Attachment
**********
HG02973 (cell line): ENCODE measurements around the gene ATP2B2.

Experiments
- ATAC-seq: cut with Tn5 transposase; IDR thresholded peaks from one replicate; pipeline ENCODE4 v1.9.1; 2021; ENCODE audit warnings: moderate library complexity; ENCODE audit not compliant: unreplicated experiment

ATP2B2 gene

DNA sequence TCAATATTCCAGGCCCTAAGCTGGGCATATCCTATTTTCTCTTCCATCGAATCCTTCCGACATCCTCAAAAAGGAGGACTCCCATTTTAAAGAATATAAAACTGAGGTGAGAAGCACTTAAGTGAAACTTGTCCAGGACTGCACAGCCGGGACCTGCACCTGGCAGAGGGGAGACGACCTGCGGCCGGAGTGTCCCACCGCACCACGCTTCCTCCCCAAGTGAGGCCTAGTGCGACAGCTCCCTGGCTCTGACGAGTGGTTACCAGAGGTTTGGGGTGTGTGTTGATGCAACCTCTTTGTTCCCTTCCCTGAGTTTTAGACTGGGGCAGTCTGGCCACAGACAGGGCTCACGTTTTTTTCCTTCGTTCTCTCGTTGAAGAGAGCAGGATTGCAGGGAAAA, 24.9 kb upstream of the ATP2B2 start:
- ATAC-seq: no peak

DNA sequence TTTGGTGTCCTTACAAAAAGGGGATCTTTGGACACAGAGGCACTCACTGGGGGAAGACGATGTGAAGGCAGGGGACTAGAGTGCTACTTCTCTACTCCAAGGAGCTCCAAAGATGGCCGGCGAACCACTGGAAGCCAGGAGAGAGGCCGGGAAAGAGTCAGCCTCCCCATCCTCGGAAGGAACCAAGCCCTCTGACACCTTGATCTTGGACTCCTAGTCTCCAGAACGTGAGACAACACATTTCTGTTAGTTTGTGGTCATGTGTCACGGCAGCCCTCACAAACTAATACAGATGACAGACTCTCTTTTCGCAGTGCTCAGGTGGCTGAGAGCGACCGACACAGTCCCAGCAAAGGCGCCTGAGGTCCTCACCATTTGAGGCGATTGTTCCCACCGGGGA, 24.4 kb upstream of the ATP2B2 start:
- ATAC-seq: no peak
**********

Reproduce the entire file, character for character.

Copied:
HG02973 (cell line): ENCODE measurements around the gene ATP2B2.

Experiments
- ATAC-seq: cut with Tn5 transposase; IDR thresholded peaks from one replicate; pipeline ENCODE4 v1.9.1; 2021; ENCODE audit warnings: moderate library complexity; ENCODE audit not compliant: unreplicated experiment

ATP2B2 gene

DNA sequence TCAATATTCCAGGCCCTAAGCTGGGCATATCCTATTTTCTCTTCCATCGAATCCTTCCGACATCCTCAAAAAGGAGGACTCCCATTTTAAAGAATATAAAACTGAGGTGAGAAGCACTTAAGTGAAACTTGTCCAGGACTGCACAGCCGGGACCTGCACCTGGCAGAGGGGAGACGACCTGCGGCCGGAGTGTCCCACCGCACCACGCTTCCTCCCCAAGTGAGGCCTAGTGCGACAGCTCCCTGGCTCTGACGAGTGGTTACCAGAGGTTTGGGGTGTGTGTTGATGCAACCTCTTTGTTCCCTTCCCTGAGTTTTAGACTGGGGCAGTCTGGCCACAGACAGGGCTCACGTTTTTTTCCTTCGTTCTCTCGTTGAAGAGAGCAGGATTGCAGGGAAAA, 24.9 kb upstream of the ATP2B2 start:
- ATAC-seq: no peak

DNA sequence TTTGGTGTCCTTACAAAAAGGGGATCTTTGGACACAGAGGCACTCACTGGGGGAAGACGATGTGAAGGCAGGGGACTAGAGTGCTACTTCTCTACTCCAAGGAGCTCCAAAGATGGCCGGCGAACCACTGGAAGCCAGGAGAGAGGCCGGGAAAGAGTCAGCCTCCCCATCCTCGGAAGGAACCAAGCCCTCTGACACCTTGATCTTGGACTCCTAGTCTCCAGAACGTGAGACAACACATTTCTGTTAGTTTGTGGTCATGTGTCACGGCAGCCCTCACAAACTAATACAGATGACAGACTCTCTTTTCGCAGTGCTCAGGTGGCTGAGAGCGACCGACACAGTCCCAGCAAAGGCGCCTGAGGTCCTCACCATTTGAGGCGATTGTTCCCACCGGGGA, 24.4 kb upstream of the ATP2B2 start:
- ATAC-seq: no peak